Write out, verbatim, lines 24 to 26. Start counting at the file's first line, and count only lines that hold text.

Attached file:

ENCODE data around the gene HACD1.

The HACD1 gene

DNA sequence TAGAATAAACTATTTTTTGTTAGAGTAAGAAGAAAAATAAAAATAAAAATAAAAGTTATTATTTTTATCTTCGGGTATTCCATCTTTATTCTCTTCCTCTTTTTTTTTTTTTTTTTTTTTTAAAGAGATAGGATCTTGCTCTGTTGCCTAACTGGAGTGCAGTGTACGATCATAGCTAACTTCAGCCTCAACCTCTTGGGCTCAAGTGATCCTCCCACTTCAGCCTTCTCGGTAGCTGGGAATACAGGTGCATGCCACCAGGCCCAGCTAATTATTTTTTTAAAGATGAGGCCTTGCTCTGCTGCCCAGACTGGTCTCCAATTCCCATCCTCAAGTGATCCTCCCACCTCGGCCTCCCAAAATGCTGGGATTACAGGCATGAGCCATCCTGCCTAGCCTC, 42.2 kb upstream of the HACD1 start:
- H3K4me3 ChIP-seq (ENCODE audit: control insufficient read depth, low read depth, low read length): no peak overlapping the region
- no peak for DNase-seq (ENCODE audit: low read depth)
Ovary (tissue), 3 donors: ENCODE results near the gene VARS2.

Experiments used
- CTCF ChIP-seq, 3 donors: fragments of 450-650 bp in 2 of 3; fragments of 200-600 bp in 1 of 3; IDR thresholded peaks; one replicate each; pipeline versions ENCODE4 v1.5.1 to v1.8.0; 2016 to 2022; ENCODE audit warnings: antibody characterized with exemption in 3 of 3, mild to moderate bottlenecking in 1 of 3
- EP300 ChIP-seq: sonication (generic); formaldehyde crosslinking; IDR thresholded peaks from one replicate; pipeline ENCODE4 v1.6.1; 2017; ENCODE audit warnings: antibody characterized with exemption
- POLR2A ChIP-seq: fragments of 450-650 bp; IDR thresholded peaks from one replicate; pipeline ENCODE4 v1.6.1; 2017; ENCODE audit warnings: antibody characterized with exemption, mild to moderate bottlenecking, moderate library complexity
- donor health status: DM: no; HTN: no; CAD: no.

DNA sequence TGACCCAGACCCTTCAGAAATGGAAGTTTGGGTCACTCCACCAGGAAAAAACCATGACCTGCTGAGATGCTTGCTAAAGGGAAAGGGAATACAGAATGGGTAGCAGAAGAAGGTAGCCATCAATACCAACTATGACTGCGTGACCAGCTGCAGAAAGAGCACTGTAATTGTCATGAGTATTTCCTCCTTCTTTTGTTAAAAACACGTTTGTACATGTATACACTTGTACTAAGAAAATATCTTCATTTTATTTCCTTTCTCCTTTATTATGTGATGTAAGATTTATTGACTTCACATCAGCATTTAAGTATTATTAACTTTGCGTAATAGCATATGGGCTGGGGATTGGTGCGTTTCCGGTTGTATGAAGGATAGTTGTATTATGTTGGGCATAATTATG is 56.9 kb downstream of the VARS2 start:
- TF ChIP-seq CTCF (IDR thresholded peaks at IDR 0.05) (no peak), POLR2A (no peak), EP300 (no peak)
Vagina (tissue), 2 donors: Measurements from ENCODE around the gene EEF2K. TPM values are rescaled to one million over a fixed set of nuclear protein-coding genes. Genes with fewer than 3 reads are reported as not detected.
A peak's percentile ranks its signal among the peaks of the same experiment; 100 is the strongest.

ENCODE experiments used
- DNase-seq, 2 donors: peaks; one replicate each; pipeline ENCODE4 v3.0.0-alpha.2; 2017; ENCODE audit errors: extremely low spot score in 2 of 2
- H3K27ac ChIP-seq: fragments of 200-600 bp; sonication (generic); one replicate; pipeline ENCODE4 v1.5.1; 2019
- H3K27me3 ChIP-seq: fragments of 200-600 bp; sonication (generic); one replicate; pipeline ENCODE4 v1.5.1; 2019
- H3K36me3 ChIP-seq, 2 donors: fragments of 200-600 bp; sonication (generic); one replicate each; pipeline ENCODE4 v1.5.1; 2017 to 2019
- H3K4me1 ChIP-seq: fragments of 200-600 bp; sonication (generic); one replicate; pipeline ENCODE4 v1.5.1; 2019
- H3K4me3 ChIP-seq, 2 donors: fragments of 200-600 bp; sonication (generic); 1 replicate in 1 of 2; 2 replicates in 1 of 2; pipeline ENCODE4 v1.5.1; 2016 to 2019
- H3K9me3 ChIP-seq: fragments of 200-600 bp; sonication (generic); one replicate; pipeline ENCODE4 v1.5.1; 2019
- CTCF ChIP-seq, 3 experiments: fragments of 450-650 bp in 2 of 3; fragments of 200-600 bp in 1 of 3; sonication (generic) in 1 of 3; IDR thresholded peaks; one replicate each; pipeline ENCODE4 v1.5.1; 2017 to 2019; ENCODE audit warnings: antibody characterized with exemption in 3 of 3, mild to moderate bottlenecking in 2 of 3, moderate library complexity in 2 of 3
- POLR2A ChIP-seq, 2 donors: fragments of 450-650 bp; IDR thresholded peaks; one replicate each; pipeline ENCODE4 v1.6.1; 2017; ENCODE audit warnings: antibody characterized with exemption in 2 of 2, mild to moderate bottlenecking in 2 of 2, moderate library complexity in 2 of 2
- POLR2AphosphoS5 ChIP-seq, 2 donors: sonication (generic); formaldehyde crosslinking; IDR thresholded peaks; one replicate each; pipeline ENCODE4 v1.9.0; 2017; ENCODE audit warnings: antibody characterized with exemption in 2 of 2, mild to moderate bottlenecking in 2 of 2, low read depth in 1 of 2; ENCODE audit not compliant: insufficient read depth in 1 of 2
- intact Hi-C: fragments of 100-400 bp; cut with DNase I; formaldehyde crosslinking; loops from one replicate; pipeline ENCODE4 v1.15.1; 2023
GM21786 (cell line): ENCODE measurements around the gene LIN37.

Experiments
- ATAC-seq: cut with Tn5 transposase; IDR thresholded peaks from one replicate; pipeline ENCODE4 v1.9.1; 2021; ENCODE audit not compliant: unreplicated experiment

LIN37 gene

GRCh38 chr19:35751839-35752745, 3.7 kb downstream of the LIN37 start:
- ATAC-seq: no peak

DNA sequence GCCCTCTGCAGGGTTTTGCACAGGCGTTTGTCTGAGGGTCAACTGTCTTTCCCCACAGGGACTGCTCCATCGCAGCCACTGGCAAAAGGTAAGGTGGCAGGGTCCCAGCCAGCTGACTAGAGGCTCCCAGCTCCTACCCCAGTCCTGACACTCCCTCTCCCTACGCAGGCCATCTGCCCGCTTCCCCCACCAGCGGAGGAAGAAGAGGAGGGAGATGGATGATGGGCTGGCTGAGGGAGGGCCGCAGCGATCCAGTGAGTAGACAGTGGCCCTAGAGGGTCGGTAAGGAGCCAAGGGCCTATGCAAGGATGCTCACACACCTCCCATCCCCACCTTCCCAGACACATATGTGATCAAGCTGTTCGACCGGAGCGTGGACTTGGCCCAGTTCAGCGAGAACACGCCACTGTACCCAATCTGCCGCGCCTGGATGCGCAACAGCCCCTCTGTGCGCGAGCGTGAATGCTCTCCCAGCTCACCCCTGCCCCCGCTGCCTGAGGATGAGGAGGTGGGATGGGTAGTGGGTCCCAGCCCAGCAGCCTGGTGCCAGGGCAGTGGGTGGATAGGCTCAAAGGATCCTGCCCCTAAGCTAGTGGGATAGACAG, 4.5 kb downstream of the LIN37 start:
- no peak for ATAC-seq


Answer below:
- CTCF ChIP-seq, 3 experiments: fragments of 450-650 bp in 2 of 3; fragments of 200-600 bp in 1 of 3; sonication (generic) in 1 of 3; IDR thresholded peaks; one replicate each; pipeline ENCODE4 v1.5.1; 2017 to 2019; ENCODE audit warnings: antibody characterized with exemption in 3 of 3, mild to moderate bottlenecking in 2 of 3, moderate library complexity in 2 of 3
- POLR2A ChIP-seq, 2 donors: fragments of 450-650 bp; IDR thresholded peaks; one replicate each; pipeline ENCODE4 v1.6.1; 2017; ENCODE audit warnings: antibody characterized with exemption in 2 of 2, mild to moderate bottlenecking in 2 of 2, moderate library complexity in 2 of 2
- POLR2AphosphoS5 ChIP-seq, 2 donors: sonication (generic); formaldehyde crosslinking; IDR thresholded peaks; one replicate each; pipeline ENCODE4 v1.9.0; 2017; ENCODE audit warnings: antibody characterized with exemption in 2 of 2, mild to moderate bottlenecking in 2 of 2, low read depth in 1 of 2; ENCODE audit not compliant: insufficient read depth in 1 of 2